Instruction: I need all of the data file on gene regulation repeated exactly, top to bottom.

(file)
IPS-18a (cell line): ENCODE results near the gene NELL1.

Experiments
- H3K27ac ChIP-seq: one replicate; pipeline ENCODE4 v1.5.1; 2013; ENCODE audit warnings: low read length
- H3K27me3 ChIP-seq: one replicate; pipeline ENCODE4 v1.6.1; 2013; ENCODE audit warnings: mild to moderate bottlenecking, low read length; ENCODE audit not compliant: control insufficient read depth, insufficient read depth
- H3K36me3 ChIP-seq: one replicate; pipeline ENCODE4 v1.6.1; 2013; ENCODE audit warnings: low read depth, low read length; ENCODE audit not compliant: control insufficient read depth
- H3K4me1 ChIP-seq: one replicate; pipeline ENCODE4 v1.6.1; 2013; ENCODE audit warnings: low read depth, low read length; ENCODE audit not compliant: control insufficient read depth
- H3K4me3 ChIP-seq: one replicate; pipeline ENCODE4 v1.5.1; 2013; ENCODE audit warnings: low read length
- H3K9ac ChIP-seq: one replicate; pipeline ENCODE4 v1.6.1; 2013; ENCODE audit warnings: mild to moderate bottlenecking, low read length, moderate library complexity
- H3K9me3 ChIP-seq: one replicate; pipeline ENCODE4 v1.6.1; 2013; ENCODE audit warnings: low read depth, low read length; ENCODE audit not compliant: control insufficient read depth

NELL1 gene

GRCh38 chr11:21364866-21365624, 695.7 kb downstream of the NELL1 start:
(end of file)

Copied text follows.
IPS-18a (cell line): ENCODE results near the gene NELL1.

Experiments
- H3K27ac ChIP-seq: one replicate; pipeline ENCODE4 v1.5.1; 2013; ENCODE audit warnings: low read length
- H3K27me3 ChIP-seq: one replicate; pipeline ENCODE4 v1.6.1; 2013; ENCODE audit warnings: mild to moderate bottlenecking, low read length; ENCODE audit not compliant: control insufficient read depth, insufficient read depth
- H3K36me3 ChIP-seq: one replicate; pipeline ENCODE4 v1.6.1; 2013; ENCODE audit warnings: low read depth, low read length; ENCODE audit not compliant: control insufficient read depth
- H3K4me1 ChIP-seq: one replicate; pipeline ENCODE4 v1.6.1; 2013; ENCODE audit warnings: low read depth, low read length; ENCODE audit not compliant: control insufficient read depth
- H3K4me3 ChIP-seq: one replicate; pipeline ENCODE4 v1.5.1; 2013; ENCODE audit warnings: low read length
- H3K9ac ChIP-seq: one replicate; pipeline ENCODE4 v1.6.1; 2013; ENCODE audit warnings: mild to moderate bottlenecking, low read length, moderate library complexity
- H3K9me3 ChIP-seq: one replicate; pipeline ENCODE4 v1.6.1; 2013; ENCODE audit warnings: low read depth, low read length; ENCODE audit not compliant: control insufficient read depth

NELL1 gene

GRCh38 chr11:21364866-21365624, 695.7 kb downstream of the NELL1 start: